Everyone has been pointing to the Masters since the first day of the new year, when it became obvious that golf was loaded with talent at the top, muddled only by debate over how many players belonged in the conversation.
The Big Three?
Phil Mickelson makes it the Big Four, and it's tough to leave him out of the mix.
The defending Masters champion came within five shots of a chance to win the Grand Slam last year. And while he tapered off at the end of the season, Lefty again came out firing on the West Coast by winning back-to-back weeks with audacious scores -- a 60 in Phoenix and a course-record 62 at Spyglass Hill, one of the toughest tracks on tour.
Some would argue for a Big Five to include U.S. Open champion Retief Goosen, the stoic South African who doesn't make a peep except when he's beating the best players with an unflappable game. Whatever the number, they indeed are big. And they all converge on Augusta National this week for the 69th Masters Tournament, which has all the trappings of a free-for-all on a stage that rarely lacks for drama.
'I can't remember a time when golf was in this position, where you've got that many guys right at the top of the world rankings and playing consistently well going into the big start of the year,' Thomas Bjorn said. 'It's good fun to watch. It's interesting for the game. It's healthy for the game.'
Adding to the anticipation is that Augusta National, built for power with changes to the course over the last couple of years, has a habit of making sure the cream rises.
Mickelson had to birdie five of the least seven holes last year to beat Els. Woods won his fourth straight major in 2001 at Augusta National by holding off Mickelson and David Duval. Thirty years ago, it was Jack Nicklaus making that 40-foot putt on the 16th to beat Johnny Miller and Tom Weiskopf.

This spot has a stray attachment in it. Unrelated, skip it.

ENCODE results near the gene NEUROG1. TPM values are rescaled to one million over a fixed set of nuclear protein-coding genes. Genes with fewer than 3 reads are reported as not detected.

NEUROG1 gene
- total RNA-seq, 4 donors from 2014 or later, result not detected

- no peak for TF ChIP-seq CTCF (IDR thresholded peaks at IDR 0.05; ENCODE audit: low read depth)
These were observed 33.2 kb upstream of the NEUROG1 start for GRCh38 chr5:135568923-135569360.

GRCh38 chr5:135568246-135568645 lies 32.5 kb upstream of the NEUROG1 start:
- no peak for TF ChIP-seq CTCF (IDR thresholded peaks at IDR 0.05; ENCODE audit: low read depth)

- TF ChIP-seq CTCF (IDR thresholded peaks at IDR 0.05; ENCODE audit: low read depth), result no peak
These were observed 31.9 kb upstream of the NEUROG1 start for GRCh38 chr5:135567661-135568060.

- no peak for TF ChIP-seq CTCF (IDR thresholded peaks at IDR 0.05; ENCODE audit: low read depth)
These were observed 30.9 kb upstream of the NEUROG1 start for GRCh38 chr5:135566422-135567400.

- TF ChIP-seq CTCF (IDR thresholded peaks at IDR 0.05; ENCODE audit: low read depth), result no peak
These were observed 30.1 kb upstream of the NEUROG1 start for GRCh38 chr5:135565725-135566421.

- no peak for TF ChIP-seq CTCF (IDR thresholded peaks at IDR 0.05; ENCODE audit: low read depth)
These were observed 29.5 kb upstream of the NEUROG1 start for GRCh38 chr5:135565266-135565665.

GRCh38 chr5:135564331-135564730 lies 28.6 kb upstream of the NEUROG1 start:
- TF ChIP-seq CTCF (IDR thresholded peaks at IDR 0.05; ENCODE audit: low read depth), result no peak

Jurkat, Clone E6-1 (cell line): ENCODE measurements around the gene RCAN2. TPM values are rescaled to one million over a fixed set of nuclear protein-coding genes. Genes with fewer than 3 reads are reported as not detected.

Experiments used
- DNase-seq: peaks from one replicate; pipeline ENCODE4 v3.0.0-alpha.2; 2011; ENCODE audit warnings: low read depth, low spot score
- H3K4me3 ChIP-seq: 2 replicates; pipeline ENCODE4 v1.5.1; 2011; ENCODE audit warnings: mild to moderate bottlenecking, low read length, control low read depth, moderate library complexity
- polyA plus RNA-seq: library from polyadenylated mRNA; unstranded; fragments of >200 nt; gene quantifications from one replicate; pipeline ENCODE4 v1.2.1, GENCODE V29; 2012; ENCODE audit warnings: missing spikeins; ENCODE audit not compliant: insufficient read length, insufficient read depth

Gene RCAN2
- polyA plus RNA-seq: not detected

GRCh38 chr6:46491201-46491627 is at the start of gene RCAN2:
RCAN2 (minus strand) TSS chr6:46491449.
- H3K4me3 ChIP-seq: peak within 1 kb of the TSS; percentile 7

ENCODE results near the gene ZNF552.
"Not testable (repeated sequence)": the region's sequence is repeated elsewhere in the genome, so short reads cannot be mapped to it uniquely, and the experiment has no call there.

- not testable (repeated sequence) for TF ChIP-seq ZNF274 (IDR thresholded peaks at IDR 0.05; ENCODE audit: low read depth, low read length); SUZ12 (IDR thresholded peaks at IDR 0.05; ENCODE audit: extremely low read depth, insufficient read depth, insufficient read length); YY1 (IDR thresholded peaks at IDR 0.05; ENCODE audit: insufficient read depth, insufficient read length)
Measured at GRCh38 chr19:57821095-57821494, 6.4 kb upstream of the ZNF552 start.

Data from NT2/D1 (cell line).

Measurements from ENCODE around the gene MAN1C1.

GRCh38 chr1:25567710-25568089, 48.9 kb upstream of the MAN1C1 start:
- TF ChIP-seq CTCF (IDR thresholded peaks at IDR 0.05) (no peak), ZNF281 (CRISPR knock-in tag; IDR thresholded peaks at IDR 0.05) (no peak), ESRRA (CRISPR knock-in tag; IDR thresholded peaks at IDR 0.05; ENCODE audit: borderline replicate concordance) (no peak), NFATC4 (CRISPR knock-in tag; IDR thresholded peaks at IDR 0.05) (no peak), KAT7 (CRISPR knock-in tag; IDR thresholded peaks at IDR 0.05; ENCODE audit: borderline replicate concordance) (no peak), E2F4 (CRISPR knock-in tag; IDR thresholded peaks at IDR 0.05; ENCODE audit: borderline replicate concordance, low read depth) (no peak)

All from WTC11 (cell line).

'It reminds me of the glory days of the '70s when we had almost 12 players that were just guns,' Miller said. 'Guys were in their prime, and they were tough down the stretch. We really haven't had that on the world golf scene. You've got so many top stars now. It's almost impossible to pick who's going to be the gun. It's an exciting time.'
Every era has its conglomerate of stars, so the concept of a Big Three (or any number) is nothing new.
Harry Vardon, James Braid and J.H. Taylor were the original Great Triumvirate in golf, and the United States produced its own cast of characters with Ben Hogan, Sam Snead and Byron Nelson in the 1940s and 1950s. Then came the original 'Big Three' with Arnold Palmer, Jack Nicklaus and Gary Player. And for international flavor, there was Nick Faldo, Nick Price and Greg Norman ominating the early part of the 1990s.
The common thread was a green jacket, at least as long as Augusta National has been around.
Hogan or Snead won the Masters five out of six times during the early 1950s. Palmer, Nicklaus and Player combined to win seven straight green jackets through 1966. Faldo won three Masters between 1989 and 1996, culminating with his shocking comeback against Norman.
Singh, Woods and Mickelson have won four of the last five Masters. The exception was Mike Weir, one of several players (Padraig Harrington, David Toms, Sergio Garcia, Adam Scott) who are on the cusp of joining the elite in golf. Even so, the top five players stand out.